ARTICLE | doi:10.20944/preprints202009.0037.v2
Subject: Engineering, General Engineering Keywords: GNSS; RFID; obscuration, augmentation, radio-navigation
Online: 3 September 2020 (07:44:14 CEST)
The CoDRIVE solution builds on R&D in the development of connected and autonomous vehicles (CAVs). The mainstay of the system is a low-cost GNSS receiver integrated with a MEMS grade IMU powered with CoDRIVE algorithms and high precision data processing software. The solution integrates RFID (radio-frequency identification) localisation information derived from tags installed in the roads around the University of Nottingham. This aids the positioning solution by correcting the long-term drift of inertial navigation technology in the absence of GNSS. The solution is informed of obscuration of GNSS through city models of skyview and elevation masks derived from 360-degree photography. The results show that predictive intelligence of the denial of GNSS and RFID aiding realises significant benefits compared to the inertial only solution. According to the validation, inertial only solutions drift over time, with an overall RMS accuracy over a 300 metres section of GNSS outage of 10 to 20 metres. After deploying the RFID tags on the road, experiments show that the RFID aided algorithm is able to constrain the maximum error to within 3.76 metres, and with 93.9% of points constrained to 2 metres accuracy overall.
ARTICLE | doi:10.20944/preprints201908.0175.v1
Subject: Engineering, Energy & Fuel Technology Keywords: wind turbine; wake; atmospheric stability; MOST; turbulence models
Online: 16 August 2019 (07:52:44 CEST)
Monin-Obukhov similarity theory (MOST) overestimates wind shear in some atmospheric stable conditions, i.e. Richardson number $R_f<0.25$. The overestimated wind shear that leads to an under-predicted friction wind speed and a lower ambient turbulence intensity for a given hub-height reference wind speed and a given roughness length, could influence wake modeling of a wind turbine. This work investigates the side effects of the breakdown of MOST on wake modeling under stable conditions and makes some modifications to the flow similarity functions to eliminate these side effects. Based on a field measurement in a wind farm, we firstly show that MOST predicts a larger wind shear for the atmospheric stability parameter $\zeta>0.1$ and proposes new flow similarity functions without constraining $R_f$ to limit the overestimated wind shear by MOST. Next, different turbulence models based on MOST and a modified one based on the new similarity functions are investigated through numerical simulations. These turbulence models are combined with the actuator disk model (AD) and Reynolds-averaged Navier–Stokes equations (RANS) to model wind turbine wakes under stable conditions. As compared to measurements, numerical results show that turbulence models based on MOST result in larger wake deficits and slower wake recovery rate with a square root of the mean-squared-error (RSME) of wake deficit in the range of 0.07-0.18. This overestimated wake effect is improved by applying the new similarity functions and the RSME of wake deficit is averagely reduced by 0.05. Finally, we check the role of the under-predicted turbulence intensity playing in the larger wake deficit predicted by models based MOST. Additional numerical simulations using the modified turbulence model are carried out, in which the roughness length is reduced to impose a hub-height ambient turbulence intensity equivalent to the MOST case. Simulation results show that reducing turbulence intensity enhances wake effects, however, it cannot reproduce the large wake deficit predicted by models based on MOST, which suggests that the overestimated wake effect by MOST could be also related to the overestimated wind shear.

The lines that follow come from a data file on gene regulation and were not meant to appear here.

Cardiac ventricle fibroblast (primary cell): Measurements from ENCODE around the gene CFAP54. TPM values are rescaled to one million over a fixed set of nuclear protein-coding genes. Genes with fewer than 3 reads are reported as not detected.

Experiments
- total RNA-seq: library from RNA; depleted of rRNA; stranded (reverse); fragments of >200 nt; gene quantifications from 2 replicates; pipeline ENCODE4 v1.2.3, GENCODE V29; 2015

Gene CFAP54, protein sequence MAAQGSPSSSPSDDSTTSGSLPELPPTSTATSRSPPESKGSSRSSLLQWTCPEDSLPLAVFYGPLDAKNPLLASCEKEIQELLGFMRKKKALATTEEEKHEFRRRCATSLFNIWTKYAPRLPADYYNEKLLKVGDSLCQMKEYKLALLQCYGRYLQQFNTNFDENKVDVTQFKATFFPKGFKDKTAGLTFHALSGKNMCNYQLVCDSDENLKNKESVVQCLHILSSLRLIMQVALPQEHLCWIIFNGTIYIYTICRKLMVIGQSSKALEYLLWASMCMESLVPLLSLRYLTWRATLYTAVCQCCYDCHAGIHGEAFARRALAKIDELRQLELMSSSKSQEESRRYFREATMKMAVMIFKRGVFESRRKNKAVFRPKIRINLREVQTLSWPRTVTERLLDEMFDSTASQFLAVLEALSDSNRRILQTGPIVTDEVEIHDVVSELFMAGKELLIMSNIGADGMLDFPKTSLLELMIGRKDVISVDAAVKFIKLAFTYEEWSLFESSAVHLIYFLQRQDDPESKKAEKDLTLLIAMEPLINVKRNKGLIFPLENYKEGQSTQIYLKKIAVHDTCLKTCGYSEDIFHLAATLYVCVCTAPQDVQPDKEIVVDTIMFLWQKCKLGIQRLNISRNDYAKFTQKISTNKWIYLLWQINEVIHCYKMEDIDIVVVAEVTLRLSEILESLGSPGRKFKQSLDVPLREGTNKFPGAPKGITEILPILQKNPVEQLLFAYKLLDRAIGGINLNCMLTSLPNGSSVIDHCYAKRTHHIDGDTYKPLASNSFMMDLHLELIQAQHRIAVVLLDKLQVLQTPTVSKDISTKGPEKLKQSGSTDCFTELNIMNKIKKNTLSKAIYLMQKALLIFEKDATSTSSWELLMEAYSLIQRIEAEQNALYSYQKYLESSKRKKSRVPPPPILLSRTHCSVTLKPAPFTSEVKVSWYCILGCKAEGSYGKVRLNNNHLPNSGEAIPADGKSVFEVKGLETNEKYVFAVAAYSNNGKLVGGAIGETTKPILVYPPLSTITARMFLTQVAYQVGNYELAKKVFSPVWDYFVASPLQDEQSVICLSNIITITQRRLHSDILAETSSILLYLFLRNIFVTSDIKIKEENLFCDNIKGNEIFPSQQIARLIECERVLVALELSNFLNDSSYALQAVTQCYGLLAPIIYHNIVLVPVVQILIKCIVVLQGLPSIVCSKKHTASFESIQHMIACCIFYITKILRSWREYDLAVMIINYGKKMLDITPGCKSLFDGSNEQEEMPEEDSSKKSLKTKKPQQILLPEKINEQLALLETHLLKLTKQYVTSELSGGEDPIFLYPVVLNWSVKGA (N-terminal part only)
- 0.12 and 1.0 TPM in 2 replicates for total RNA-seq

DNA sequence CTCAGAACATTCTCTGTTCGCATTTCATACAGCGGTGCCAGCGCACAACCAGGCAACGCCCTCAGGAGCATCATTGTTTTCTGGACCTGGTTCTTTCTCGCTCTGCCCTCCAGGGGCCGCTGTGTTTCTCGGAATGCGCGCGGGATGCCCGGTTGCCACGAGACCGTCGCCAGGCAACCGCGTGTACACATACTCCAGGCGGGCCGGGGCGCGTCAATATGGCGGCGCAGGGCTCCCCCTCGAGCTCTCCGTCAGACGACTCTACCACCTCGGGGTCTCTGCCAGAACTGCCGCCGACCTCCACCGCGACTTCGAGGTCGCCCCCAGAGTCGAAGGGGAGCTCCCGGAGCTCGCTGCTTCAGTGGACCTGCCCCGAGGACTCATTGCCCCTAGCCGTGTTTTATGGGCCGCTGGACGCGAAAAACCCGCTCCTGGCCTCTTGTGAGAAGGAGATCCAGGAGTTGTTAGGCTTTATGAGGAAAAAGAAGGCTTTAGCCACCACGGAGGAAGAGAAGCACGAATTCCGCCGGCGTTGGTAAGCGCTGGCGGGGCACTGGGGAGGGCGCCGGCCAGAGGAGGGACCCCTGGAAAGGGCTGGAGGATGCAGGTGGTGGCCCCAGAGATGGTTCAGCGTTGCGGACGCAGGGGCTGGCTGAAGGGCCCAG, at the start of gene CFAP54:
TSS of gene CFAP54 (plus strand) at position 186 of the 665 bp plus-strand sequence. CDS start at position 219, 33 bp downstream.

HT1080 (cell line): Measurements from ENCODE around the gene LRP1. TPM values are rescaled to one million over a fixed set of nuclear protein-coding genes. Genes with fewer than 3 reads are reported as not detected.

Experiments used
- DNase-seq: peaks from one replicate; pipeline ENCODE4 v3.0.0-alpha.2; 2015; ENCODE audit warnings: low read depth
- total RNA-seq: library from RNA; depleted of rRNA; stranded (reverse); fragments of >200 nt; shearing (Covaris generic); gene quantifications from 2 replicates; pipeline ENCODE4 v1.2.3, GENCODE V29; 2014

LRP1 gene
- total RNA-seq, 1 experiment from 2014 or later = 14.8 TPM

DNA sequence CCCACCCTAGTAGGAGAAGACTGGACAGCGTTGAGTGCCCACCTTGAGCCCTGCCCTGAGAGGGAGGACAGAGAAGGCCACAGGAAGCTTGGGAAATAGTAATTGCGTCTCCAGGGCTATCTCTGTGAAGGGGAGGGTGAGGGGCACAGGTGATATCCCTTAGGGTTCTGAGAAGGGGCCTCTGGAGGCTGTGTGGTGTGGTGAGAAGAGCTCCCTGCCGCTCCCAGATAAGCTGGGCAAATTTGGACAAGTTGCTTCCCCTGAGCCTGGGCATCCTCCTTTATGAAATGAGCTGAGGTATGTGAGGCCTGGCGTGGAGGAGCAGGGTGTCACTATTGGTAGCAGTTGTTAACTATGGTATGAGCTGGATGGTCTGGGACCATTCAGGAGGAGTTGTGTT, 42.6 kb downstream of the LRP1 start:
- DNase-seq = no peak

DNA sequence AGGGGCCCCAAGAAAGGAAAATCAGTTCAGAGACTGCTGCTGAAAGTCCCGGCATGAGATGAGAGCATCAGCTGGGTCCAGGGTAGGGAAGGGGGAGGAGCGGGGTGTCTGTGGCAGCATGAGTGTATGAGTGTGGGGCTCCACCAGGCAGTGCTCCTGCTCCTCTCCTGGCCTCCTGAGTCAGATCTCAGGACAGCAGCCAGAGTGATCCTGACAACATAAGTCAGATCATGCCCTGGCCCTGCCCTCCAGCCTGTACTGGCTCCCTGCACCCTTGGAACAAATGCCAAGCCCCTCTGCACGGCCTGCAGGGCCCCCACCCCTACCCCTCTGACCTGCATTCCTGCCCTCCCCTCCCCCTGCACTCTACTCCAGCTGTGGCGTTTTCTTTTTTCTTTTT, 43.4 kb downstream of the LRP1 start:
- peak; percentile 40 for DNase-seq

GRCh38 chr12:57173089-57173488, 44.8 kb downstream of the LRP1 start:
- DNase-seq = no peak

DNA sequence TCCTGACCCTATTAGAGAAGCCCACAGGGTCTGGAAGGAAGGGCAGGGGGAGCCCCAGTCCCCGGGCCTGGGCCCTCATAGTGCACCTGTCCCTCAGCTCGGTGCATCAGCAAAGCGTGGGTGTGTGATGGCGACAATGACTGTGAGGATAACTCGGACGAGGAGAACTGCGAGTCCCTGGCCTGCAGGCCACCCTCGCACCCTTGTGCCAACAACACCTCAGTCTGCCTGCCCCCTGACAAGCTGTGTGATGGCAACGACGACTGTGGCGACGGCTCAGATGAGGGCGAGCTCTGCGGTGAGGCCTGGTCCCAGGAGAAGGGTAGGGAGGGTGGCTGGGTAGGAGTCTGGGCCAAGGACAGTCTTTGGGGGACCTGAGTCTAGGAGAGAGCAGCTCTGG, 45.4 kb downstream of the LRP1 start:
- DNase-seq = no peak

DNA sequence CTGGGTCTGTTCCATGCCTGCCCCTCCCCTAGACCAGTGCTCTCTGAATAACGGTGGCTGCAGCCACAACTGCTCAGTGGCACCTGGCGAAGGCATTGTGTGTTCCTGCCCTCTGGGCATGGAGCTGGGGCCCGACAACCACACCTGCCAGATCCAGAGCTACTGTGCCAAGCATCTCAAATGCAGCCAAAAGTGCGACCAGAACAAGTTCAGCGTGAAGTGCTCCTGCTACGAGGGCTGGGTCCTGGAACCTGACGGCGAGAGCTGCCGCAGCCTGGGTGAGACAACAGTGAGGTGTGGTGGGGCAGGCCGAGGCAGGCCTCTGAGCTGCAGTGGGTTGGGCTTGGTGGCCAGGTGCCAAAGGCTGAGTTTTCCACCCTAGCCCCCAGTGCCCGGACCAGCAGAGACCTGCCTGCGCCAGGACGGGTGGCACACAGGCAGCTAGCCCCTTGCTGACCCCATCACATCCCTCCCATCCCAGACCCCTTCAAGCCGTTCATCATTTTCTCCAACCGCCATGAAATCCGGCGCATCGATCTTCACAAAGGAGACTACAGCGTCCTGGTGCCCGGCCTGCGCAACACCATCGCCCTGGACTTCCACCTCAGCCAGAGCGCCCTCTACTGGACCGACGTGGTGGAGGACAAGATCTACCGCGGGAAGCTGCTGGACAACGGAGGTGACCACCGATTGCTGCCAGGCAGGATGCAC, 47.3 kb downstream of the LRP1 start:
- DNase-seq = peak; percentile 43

ARTICLE | doi:10.20944/preprints201907.0029.v1
Subject: Engineering, Energy & Fuel Technology Keywords: wind turbine; wake; atmospheric stability; actuator disk; BEM
Online: 2 July 2019 (04:11:13 CEST)
Atmospheric stability affects wind turbine wakes significantly. High-fidelity approaches such as large eddy simulations (LES) with the actuator line (AL) model which predicts detailed wake structures, fail to be applied in wind farm engineering applications due to its expensive cost. In order to make wind farm simulations computationally affordable, this paper proposes a new actuator disk model (AD) based on the blade element method (BEM) and combined with Reynolds-averaged Navier–Stokes equations (RANS) to model turbine wakes under different atmospheric stability conditions. In the proposed model, the upstream reference velocity is firstly estimated from the disk averaged velocity based on the one-dimensional momentum theory, and then is used to evaluate the rotor speed to calculate blade element forces. Flow similarity functions based on field measurement are applied to limit wind shear under strongly stable conditions, and turbulence source terms are added to take the buoyant-driven effects into consideration. Results from the new AD model are compared with field measurements and results from the AD model based on the thrust coefficient, the BEM-AD model with classical similarity functions and a high-fidelity LES approach. The results show that the proposed method is better in simulating wakes under various atmospheric stability conditions than the other AD models and has a similar performance to the high-fidelity LES approach however in much lower computational cost.